Posted by: lafouch | March 26, 2010

My Aunt Mattie M. Bowman

Perhaps you remember home economics for girls and manual training for boys. I do. It wasn’t always like that in Paterson, New Jersey. When my Aunt Mattie (Miss Martha Mary Bowman) was teaching in the elementary school they did have manual training for the boys. The girls, however, had a sort of free period. As I understand it, my Aunt Mattie decided the girls should be learning something useful during that time; something along the lines of manual training. She began teaching sewing to the girls in her classes. This was soon picked up by the school district and Miss Bowman began teaching sewing to all the girls in all the schools. Stories I have heard about her mentioned her strictness, her promptness (you could set your watch by her, if you had one), and her expertise. My mother tells of how Aunt Mattie reacted to one of her first sewing projects. She sewed a pair of gym bloomers, which had a very long and full seam. My Aunt saw the seam and thought it was poorly done, so, she ripped it out. This was on the eve of the day the bloomers were to be exhibited for their grade. My Grandmother was very upset. I understand that she stayed up with my mother getting the seam re-sewn until well after midnight.
My experience of my Aunt Mattie was varied. She did have strict rules about how things should be done. I remember having a wonderful time with her on many occasions. At one point she took me to a convention in Atlantic City for the DAR. Another time we went into New York City to see Santa at one of the stores. Santa wasn’t a grown man on a big chair. He was a movable character inside a workshop at the North Pole. He moved around the work shop and spoke to us as we stood looking in at him. We spoke to him through a microphone. I’m not sure how the achieved the effect but it seemed very real at the time.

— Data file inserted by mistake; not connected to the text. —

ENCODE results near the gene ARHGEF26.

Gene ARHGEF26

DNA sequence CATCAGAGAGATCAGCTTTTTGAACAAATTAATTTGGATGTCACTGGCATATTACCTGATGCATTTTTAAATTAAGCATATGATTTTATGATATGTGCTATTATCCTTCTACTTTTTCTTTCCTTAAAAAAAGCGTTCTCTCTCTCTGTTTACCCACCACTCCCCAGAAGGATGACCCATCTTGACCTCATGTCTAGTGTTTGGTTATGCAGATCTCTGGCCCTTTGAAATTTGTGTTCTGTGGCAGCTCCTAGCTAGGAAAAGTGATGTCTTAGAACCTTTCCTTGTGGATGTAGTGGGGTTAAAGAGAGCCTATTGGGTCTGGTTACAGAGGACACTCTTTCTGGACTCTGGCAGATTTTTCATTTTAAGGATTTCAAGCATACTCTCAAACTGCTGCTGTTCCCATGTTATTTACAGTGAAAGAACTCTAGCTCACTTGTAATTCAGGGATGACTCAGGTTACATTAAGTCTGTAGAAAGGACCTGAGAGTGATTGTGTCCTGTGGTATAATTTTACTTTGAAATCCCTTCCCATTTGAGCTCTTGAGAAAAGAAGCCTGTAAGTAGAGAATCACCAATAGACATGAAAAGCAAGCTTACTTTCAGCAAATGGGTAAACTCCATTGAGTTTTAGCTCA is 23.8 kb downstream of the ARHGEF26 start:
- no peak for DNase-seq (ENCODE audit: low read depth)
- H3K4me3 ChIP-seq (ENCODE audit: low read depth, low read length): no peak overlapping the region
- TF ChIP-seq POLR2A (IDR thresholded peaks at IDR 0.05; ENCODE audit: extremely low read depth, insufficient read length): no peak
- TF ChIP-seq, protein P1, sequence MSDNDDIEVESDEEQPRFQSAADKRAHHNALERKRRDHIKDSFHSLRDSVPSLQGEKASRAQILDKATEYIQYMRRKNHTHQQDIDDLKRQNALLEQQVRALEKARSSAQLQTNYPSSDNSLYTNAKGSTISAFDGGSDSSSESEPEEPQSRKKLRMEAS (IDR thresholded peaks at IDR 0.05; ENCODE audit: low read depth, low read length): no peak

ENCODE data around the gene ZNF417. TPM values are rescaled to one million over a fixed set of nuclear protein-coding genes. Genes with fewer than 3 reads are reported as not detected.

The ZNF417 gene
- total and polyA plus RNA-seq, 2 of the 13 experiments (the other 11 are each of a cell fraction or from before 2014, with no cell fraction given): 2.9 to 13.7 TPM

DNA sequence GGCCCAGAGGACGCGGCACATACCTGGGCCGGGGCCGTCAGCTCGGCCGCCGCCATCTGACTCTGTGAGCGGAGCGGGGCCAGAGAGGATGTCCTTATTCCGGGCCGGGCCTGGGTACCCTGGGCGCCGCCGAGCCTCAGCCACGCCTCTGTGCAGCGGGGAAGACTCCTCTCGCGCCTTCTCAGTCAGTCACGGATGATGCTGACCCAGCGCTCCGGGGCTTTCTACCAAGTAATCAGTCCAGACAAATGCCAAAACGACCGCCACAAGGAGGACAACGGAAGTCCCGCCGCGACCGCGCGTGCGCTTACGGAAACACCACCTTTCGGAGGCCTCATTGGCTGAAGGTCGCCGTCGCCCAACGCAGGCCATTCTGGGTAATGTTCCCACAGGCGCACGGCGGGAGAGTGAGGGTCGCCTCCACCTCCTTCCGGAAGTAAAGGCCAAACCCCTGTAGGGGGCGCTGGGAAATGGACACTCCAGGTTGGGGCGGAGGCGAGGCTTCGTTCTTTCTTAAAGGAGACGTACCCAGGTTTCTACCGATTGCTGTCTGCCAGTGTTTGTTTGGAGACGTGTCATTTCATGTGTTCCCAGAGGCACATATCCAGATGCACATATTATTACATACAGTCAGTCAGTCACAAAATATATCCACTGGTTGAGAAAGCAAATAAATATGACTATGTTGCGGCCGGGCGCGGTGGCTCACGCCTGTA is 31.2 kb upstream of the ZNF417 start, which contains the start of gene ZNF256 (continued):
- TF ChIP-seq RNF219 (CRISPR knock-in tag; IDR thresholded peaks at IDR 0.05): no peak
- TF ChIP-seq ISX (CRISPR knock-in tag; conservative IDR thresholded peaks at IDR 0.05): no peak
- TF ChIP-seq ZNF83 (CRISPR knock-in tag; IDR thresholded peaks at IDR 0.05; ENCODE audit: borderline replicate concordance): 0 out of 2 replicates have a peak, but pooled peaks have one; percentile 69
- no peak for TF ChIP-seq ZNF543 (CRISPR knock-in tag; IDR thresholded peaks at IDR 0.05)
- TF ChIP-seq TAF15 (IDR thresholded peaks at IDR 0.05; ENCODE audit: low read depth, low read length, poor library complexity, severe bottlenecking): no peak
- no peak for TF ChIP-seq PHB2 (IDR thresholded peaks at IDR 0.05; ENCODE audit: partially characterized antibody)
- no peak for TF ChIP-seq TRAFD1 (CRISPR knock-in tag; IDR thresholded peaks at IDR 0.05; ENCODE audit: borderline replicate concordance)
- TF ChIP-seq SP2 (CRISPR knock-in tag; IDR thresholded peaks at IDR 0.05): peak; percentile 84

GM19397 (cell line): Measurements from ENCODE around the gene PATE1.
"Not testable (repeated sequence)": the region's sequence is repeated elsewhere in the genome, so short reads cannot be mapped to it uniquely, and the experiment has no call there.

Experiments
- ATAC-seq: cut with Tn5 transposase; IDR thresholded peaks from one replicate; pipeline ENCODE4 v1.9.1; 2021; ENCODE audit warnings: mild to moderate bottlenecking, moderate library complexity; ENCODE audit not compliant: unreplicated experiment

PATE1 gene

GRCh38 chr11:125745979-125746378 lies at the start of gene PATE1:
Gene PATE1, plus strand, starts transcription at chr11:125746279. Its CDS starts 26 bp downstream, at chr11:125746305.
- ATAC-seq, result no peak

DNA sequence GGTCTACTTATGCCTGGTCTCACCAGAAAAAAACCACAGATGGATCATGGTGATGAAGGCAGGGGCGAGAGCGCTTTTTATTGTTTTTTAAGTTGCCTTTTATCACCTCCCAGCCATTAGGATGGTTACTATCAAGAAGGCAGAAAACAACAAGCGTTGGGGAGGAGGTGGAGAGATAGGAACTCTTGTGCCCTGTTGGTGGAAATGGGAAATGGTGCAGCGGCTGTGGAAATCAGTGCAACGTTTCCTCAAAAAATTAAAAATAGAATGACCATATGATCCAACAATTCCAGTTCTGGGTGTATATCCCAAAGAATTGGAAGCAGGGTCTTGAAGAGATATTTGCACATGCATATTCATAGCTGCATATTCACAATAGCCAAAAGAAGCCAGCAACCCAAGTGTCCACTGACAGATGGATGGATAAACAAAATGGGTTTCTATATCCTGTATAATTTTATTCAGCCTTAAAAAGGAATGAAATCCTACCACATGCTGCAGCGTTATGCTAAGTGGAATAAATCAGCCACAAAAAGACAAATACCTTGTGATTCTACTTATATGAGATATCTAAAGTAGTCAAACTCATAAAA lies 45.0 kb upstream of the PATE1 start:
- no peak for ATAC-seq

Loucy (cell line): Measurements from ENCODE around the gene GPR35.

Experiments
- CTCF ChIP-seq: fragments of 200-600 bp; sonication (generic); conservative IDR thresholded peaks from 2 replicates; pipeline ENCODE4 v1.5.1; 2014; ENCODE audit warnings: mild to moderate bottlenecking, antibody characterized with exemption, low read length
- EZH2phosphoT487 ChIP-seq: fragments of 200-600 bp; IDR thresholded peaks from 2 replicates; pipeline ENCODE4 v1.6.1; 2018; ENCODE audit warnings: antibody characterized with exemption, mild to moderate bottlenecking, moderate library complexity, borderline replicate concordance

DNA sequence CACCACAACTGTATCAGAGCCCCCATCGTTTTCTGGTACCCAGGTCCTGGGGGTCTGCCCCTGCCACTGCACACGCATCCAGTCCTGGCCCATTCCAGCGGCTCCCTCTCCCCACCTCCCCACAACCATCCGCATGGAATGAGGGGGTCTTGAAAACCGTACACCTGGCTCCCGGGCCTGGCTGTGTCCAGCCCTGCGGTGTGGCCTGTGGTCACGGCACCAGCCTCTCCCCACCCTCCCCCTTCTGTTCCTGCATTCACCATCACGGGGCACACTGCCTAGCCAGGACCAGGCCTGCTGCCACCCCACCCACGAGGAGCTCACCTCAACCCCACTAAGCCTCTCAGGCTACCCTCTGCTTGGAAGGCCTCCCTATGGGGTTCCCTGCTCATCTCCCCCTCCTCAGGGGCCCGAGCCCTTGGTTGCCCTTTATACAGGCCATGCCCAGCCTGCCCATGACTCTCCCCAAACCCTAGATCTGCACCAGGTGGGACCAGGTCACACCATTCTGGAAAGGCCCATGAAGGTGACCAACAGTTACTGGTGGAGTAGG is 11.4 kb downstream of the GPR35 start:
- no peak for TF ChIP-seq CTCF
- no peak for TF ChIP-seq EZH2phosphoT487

Aunt Mattie was my Grandfather’s sister. She and her brother, my Uncle Bill, lived in a house that was two doors from my grandparents. It was almost a mirror image of my grandparent’s house. I spent a lot of time in her kitchen or sun porch. I loved her kitchen. There was a table, which was usually against the wall. There was a radiator with a wooden cover under the table. When I would go to visit they would pull out the table and I would get to sit on the radiator cover…that was unless the granddaughter of her doctor neighbor was visiting her as well. Then we would have to take turns. Once ensconced on the radiator cover we would be served milk and Mary Ann cookies. We would eat around the name first.
The cookies were kept in her large pantry just off the kitchen. I remember that on the back of the pantry door there was a big cloth pocket that she had made for string and paper bags. The other interesting thing about her kitchen was her rocking chair. She had a wonderful rocking chair with a collapsible arm on the right side. When it was up it made a writing desk, a place to write your shopping list or a thank you note to a friend. When down, it was a regular, comfortable rocking chair with normal arms. Her kitchen was always a comfortable place to be.

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